6 A few years ago," said their guide, some travellers found in the bed of this stream, the bones of a hundred human beings at least. Some of them were very large, and upon being taken out of the water instantly crumbled away.” suppose,'

” said Dr. Walker, " there was some inscription in the cavern which led to an opinion as to how they came there.

GUIDE.-“ No, in none at all, nor is there any tradition in the neighbourhood about them;, but they might, I think, be the bones of persons who fled in the civil wars to these caverns for shelter, and perhaps could not find their way out, for you see, Sir, they are very intricate, and if I go beyond a certain distance, I always make some kind of mark as a guide for my return.”

Many of the rocks, on the roof and sides of this cavern, are black marble full of white spots, of a shell like figure ; which takes a beautiful polish, and is much used for slabs, chimney-pieces, &c. In some deep and wet parts of the surrounding quarries, this elegant fossil is seen in the first stages of its formation ; the shells are real, but so softened by time and their moist situation, as to be capable of receiving the stony particles into their pores, by whose cohesive quality, they in time become those hard white curls that give value to the marble ; and it is very remarkable, and a proof that these white spots have been real shells, and thus formed, that the longer a chimney piece or slab is used, the more of these spots ripen into view.

When our travellers parted from their guide, Edward observed, “ that the cavern of Dunmore Park was very beautiful, but after seeing those in Derbyshire, Sir, it does not appear to us with very great advantage.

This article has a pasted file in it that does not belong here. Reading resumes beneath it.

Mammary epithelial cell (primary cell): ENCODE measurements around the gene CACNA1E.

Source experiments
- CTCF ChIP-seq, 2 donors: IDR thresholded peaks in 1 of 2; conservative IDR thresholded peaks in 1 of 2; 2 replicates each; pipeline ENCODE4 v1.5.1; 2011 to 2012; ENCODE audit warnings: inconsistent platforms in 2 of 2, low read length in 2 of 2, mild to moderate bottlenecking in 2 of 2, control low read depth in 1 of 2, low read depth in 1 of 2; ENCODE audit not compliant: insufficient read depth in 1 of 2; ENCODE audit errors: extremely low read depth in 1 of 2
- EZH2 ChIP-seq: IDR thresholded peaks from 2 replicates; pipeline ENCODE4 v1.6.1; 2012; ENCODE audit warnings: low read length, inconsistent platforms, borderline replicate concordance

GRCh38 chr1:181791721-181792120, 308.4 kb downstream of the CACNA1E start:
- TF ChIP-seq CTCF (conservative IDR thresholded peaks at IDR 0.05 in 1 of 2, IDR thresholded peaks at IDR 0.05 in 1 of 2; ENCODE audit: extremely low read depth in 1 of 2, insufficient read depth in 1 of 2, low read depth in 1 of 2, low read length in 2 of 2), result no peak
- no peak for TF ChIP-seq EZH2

Edward was much delighted with the woollen manufactory, and our travellers had the curiosity visit the Barony, of Forth, the inhabitants of which are the descendants of a British colony, and retain their native language, manners and many singular customs to this day,

SECTION II.

WATERFORD AND CORK.

Upon arriving at Waterford they were charmed with its beautiful harbour, in which ships of great burden ride, even at the quay, which is about half a mile in length, and of a considerable breadth. The Suir on which the town stands is broad, deep, and rapid, and few towns in Ireland present a more busy scene than Waterford. Packet-boats sail regularly between this port and Milford Haven, and it carries on a large trade with Newfoundland. Here our travellers staid one day, in order to visit the white glass manufactory, and to witness the departure of a number of vessels bound for America, laden with hogs, butter, beef, &c.

The country leading to the city of Cork, drew forth expres. sions of admiration from Edward; from many of the adjacent hills the views are extremely diversified and beautiful, and extend to a considerable distance. The city itself is reckoned the next in size and importance to Dublin, and carries on a very lucrative trade with various parts of the world.